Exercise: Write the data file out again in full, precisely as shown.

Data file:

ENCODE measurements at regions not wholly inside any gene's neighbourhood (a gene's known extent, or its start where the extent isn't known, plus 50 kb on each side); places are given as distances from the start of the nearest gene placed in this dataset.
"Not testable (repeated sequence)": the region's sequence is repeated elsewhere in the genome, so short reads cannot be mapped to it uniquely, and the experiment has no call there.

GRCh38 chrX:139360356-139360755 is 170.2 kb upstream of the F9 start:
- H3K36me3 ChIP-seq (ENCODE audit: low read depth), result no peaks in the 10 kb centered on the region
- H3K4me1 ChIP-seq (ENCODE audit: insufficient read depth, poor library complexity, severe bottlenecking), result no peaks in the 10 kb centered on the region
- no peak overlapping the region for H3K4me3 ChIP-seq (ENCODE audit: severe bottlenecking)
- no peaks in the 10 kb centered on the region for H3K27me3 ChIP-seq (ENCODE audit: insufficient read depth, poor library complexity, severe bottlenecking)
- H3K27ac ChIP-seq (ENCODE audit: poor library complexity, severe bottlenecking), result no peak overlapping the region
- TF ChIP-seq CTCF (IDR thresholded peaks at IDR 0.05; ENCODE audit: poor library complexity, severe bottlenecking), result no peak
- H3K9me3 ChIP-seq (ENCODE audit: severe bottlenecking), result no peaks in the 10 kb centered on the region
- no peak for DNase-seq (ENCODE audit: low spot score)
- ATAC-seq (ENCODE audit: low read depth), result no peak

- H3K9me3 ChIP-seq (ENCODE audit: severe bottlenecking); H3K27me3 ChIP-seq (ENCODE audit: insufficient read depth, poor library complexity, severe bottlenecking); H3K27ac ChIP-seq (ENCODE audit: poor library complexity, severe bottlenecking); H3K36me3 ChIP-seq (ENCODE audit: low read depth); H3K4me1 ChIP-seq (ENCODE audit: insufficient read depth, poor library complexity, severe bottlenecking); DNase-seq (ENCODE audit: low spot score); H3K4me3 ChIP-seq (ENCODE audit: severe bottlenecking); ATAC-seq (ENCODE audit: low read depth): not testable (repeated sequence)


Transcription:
ENCODE measurements at regions not wholly inside any gene's neighbourhood (a gene's known extent, or its start where the extent isn't known, plus 50 kb on each side); places are given as distances from the start of the nearest gene placed in this dataset.
"Not testable (repeated sequence)": the region's sequence is repeated elsewhere in the genome, so short reads cannot be mapped to it uniquely, and the experiment has no call there.

GRCh38 chrX:139360356-139360755 is 170.2 kb upstream of the F9 start:
- H3K36me3 ChIP-seq (ENCODE audit: low read depth), result no peaks in the 10 kb centered on the region
- H3K4me1 ChIP-seq (ENCODE audit: insufficient read depth, poor library complexity, severe bottlenecking), result no peaks in the 10 kb centered on the region
- no peak overlapping the region for H3K4me3 ChIP-seq (ENCODE audit: severe bottlenecking)
- no peaks in the 10 kb centered on the region for H3K27me3 ChIP-seq (ENCODE audit: insufficient read depth, poor library complexity, severe bottlenecking)
- H3K27ac ChIP-seq (ENCODE audit: poor library complexity, severe bottlenecking), result no peak overlapping the region
- TF ChIP-seq CTCF (IDR thresholded peaks at IDR 0.05; ENCODE audit: poor library complexity, severe bottlenecking), result no peak
- H3K9me3 ChIP-seq (ENCODE audit: severe bottlenecking), result no peaks in the 10 kb centered on the region
- no peak for DNase-seq (ENCODE audit: low spot score)
- ATAC-seq (ENCODE audit: low read depth), result no peak

- H3K9me3 ChIP-seq (ENCODE audit: severe bottlenecking); H3K27me3 ChIP-seq (ENCODE audit: insufficient read depth, poor library complexity, severe bottlenecking); H3K27ac ChIP-seq (ENCODE audit: poor library complexity, severe bottlenecking); H3K36me3 ChIP-seq (ENCODE audit: low read depth); H3K4me1 ChIP-seq (ENCODE audit: insufficient read depth, poor library complexity, severe bottlenecking); DNase-seq (ENCODE audit: low spot score); H3K4me3 ChIP-seq (ENCODE audit: severe bottlenecking); ATAC-seq (ENCODE audit: low read depth): not testable (repeated sequence)